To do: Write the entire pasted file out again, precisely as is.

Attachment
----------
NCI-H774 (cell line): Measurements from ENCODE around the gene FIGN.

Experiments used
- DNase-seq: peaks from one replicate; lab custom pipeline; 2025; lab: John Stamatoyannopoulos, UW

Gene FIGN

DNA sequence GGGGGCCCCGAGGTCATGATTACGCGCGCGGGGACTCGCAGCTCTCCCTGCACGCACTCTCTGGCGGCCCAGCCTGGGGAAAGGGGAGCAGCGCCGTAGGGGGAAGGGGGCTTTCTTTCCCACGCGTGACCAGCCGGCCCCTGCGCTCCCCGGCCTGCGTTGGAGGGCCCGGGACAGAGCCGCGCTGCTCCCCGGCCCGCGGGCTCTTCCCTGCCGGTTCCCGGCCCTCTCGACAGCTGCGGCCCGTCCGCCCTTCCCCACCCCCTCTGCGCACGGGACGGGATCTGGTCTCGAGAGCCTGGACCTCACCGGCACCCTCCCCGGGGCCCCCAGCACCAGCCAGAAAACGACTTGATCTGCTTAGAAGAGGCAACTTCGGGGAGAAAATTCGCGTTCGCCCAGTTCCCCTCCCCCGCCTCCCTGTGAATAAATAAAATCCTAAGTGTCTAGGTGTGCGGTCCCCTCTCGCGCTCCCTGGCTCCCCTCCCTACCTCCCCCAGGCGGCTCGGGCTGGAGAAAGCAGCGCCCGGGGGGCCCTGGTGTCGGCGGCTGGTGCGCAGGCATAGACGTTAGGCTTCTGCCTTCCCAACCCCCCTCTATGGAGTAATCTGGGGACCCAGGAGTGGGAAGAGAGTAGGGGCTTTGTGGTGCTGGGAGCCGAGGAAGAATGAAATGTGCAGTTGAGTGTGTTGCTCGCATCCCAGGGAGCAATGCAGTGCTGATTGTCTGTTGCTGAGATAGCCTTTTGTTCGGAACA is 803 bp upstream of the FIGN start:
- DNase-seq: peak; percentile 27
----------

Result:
NCI-H774 (cell line): Measurements from ENCODE around the gene FIGN.

Experiments used
- DNase-seq: peaks from one replicate; lab custom pipeline; 2025; lab: John Stamatoyannopoulos, UW

Gene FIGN

DNA sequence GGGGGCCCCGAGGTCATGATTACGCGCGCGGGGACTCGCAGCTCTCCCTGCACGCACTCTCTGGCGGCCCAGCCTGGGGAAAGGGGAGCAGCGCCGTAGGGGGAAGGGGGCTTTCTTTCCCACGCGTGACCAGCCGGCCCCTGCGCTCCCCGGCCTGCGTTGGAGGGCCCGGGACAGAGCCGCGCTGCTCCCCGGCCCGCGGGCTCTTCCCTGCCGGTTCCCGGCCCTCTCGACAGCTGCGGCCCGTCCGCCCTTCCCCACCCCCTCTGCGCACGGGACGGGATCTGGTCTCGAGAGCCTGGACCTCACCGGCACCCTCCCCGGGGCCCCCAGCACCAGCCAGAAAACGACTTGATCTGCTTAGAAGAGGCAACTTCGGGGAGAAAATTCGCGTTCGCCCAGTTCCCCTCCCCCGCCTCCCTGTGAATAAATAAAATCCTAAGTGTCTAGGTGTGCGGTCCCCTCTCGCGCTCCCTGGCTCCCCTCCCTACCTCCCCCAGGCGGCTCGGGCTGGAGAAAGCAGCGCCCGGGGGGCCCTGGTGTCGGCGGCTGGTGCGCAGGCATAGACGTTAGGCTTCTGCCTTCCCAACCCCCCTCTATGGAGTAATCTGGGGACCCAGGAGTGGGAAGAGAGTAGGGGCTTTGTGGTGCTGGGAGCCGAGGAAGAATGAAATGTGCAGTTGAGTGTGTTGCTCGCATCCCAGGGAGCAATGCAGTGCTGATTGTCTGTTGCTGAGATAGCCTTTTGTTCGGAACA is 803 bp upstream of the FIGN start:
- DNase-seq: peak; percentile 27